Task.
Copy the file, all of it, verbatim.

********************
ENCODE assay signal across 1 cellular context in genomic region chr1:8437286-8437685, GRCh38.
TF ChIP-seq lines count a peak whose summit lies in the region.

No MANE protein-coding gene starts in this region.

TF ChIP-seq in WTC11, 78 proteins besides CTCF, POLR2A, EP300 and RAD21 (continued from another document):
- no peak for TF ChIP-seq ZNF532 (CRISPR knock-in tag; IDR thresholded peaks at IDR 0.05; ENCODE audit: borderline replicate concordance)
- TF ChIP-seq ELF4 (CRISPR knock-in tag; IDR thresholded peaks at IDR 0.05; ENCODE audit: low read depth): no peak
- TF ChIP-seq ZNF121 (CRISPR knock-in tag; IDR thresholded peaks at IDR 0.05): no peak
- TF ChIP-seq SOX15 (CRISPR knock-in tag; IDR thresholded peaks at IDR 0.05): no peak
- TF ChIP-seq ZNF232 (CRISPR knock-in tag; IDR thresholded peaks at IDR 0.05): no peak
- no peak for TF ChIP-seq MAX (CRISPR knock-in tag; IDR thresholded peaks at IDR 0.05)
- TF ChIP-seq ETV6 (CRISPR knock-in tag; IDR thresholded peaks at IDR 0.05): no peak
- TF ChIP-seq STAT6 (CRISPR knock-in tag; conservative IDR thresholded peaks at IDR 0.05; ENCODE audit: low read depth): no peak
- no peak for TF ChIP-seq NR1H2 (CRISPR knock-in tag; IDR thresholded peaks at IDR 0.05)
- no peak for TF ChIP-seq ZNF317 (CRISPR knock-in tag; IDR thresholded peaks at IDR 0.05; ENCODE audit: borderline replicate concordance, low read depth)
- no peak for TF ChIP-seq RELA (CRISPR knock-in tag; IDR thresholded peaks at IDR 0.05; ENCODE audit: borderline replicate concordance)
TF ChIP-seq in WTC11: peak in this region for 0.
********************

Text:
ENCODE assay signal across 1 cellular context in genomic region chr1:8437286-8437685, GRCh38.
TF ChIP-seq lines count a peak whose summit lies in the region.

No MANE protein-coding gene starts in this region.

TF ChIP-seq in WTC11, 78 proteins besides CTCF, POLR2A, EP300 and RAD21 (continued from another document):
- no peak for TF ChIP-seq ZNF532 (CRISPR knock-in tag; IDR thresholded peaks at IDR 0.05; ENCODE audit: borderline replicate concordance)
- TF ChIP-seq ELF4 (CRISPR knock-in tag; IDR thresholded peaks at IDR 0.05; ENCODE audit: low read depth): no peak
- TF ChIP-seq ZNF121 (CRISPR knock-in tag; IDR thresholded peaks at IDR 0.05): no peak
- TF ChIP-seq SOX15 (CRISPR knock-in tag; IDR thresholded peaks at IDR 0.05): no peak
- TF ChIP-seq ZNF232 (CRISPR knock-in tag; IDR thresholded peaks at IDR 0.05): no peak
- no peak for TF ChIP-seq MAX (CRISPR knock-in tag; IDR thresholded peaks at IDR 0.05)
- TF ChIP-seq ETV6 (CRISPR knock-in tag; IDR thresholded peaks at IDR 0.05): no peak
- TF ChIP-seq STAT6 (CRISPR knock-in tag; conservative IDR thresholded peaks at IDR 0.05; ENCODE audit: low read depth): no peak
- no peak for TF ChIP-seq NR1H2 (CRISPR knock-in tag; IDR thresholded peaks at IDR 0.05)
- no peak for TF ChIP-seq ZNF317 (CRISPR knock-in tag; IDR thresholded peaks at IDR 0.05; ENCODE audit: borderline replicate concordance, low read depth)
- no peak for TF ChIP-seq RELA (CRISPR knock-in tag; IDR thresholded peaks at IDR 0.05; ENCODE audit: borderline replicate concordance)
TF ChIP-seq in WTC11: peak in this region for 0.